Those low skills mean that if they try to get a two- or four-year degree, let alone a graduate degree, their chances of success are very low. So, a certificate is a great program for high school graduates in the middle to below-middle of the skill level. These are people that can tremendously benefit from this, especially if they get a job in-field. And they can potentially turn this success that they’d had in the certificate program to then getting a degree. A third of the people who get a certificate will go on to get a two- or four-year degree. Some people will get a certificate after they get a two- or four-year degree, so it’s flexible in that regard.

[Certificates] can lead to more education and it can lead to training for people that want to use this as a terminal postsecondary option.

4. Should the completion of industry certificates be integrated or recognized as part of the push for a 60 percent completion rate?

Yes and they are. Lumina … have indeed included certificates as part of the 60 percent goal. What I did for Lumina, and what they’ve used, is talking about good certificates.

These are certificates where people have a job in field and the field pays them according to their skills, such that a certificate holder … working in an occupation related to their training will make the same as a two-year degree holder.

5. Do you have anything to add about the value of industry-specific certificates when it comes to strengthening the workforce and improving an individual’s opportunities for success in the labor market?

There’s a whole other branch that hasn’t gotten a lot of attention, and that’s certifications. Certifications are different from certificates in the sense that they are test-based. Some of the certifications are very occupationally-oriented; so if you go into a service station, if you want to get your car fixed, you’ll see little placards up on the board, ASE, Automotive Safety Excellence. So, you’ll see people there that have, often times, multiple certifications, “I do breaks, I do this kind of car system.”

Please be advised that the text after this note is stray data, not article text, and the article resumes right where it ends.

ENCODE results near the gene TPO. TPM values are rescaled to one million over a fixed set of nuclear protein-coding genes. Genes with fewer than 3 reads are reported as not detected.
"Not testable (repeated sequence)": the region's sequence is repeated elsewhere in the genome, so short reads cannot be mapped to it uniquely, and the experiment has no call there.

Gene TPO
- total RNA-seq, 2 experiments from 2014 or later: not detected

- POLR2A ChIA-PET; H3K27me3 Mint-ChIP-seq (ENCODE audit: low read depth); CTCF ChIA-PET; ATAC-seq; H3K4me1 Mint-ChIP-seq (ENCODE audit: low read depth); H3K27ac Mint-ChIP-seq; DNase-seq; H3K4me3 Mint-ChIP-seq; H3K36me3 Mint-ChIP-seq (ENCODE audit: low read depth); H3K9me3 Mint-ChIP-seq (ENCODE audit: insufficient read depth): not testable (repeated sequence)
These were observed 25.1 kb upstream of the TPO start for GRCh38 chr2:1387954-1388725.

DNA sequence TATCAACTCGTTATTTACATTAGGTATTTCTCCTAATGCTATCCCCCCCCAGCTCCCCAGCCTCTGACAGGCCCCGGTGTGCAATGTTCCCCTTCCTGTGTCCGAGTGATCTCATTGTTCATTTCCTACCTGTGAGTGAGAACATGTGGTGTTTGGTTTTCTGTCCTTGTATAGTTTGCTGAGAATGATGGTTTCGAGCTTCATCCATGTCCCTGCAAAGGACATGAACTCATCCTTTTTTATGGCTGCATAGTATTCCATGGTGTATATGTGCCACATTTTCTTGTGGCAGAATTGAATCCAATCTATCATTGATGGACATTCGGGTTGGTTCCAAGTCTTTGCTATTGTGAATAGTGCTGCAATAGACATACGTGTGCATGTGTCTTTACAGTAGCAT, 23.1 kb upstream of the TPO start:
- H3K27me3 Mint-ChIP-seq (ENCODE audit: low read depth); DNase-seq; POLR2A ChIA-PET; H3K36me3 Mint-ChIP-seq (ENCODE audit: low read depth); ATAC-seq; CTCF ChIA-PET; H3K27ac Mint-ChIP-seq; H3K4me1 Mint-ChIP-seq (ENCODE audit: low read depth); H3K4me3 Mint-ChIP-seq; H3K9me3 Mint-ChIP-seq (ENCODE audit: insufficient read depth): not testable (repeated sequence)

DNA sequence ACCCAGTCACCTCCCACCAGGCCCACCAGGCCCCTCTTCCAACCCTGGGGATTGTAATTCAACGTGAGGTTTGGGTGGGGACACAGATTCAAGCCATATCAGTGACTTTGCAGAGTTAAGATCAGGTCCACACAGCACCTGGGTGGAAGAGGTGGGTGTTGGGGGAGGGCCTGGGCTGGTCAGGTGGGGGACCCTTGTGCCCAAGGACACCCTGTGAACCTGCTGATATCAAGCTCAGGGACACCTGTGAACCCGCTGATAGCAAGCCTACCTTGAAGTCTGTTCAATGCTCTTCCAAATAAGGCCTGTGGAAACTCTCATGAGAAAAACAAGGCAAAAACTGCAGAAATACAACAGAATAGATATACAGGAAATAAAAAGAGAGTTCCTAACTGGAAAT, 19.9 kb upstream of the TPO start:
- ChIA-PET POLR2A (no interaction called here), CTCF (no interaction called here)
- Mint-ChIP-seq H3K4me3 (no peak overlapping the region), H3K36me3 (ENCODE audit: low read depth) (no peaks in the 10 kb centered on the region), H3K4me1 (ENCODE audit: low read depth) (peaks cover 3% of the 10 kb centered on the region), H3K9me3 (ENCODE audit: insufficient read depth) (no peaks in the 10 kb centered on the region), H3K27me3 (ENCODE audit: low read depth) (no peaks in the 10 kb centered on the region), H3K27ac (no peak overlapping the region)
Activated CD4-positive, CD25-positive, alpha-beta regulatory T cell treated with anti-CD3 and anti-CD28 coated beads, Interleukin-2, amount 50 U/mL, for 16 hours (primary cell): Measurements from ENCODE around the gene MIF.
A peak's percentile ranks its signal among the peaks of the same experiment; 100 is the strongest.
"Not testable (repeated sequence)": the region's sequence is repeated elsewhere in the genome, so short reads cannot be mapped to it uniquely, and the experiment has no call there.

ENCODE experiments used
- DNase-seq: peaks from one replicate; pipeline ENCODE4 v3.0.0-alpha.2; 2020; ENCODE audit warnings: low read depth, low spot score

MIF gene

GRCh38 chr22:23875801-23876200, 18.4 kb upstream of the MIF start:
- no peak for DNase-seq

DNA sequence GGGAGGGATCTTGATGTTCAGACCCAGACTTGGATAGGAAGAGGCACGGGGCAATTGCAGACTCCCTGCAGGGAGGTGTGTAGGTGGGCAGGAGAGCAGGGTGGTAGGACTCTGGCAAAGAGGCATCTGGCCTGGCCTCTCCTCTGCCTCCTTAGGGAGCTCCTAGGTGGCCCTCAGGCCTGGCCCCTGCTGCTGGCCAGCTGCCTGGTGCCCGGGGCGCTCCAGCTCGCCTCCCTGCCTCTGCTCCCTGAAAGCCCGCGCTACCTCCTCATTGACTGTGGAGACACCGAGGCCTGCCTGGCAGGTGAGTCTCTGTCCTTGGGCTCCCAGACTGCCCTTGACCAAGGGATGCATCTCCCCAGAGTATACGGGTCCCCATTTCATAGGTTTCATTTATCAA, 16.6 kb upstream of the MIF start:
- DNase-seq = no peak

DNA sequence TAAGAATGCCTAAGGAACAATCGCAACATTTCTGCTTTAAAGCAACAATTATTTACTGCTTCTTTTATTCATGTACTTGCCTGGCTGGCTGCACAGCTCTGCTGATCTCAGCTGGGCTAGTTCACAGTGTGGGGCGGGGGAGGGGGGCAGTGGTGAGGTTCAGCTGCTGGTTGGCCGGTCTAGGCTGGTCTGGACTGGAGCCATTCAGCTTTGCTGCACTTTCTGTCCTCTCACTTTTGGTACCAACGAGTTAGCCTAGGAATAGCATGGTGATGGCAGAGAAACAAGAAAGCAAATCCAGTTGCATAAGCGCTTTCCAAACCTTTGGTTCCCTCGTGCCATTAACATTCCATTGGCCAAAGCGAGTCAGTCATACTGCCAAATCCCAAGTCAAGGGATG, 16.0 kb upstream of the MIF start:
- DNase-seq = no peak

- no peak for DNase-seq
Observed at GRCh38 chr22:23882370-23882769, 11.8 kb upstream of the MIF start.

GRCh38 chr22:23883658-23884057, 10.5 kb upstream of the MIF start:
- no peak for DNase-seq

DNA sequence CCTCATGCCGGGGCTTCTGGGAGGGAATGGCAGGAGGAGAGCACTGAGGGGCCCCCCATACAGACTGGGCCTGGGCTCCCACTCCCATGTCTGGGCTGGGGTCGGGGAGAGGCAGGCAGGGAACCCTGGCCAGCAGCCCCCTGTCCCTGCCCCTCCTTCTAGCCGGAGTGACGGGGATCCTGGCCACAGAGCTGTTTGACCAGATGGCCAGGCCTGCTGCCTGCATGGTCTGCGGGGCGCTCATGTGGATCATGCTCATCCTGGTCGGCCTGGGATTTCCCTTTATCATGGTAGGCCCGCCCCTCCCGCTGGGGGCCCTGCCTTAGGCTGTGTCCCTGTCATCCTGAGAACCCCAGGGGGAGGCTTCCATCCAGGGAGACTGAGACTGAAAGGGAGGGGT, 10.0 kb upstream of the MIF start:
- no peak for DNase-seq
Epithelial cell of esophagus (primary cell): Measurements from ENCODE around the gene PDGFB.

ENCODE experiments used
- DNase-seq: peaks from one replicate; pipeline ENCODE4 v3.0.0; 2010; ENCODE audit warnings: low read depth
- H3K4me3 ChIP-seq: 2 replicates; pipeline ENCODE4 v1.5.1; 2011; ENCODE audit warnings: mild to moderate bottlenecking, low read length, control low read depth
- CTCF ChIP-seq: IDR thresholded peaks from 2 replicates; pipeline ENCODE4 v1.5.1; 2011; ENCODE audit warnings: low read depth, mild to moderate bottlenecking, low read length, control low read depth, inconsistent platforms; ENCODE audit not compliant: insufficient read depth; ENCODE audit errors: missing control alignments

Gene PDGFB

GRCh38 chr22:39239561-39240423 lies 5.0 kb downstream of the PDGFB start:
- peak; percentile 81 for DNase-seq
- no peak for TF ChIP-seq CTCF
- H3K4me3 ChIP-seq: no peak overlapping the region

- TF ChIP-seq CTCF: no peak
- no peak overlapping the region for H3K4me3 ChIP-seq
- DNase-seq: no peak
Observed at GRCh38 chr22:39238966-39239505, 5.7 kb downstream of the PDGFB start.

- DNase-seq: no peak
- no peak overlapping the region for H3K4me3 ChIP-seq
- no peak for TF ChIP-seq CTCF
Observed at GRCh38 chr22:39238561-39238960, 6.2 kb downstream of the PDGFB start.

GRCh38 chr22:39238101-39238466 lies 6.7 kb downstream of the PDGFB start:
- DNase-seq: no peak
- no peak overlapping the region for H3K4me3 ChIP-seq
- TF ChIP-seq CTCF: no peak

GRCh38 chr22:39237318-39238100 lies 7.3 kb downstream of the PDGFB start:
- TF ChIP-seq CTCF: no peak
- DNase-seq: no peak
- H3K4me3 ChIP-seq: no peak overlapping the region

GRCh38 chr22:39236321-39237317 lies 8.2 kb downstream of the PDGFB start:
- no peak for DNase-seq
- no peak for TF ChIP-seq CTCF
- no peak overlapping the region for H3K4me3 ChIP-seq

And then of course there are high-end certifications, like “I’m qualified in this Cisco Machine.” This is another area that more and more employers want to see something that demonstrates some gain in skill. We’re learning more about this now, we have many certifications; oftentimes people can have multiple ones.

The notion of licensures, certifications, certificates, degrees are all the way forward in the future.

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Key Takeaways

  • Certificates and certifications can be as valuable to an individual’s workforce success as a degree; it depends on the student

  • The Lumina completion rate and federal government attainment rate both take into account certificate completions, but not certification completions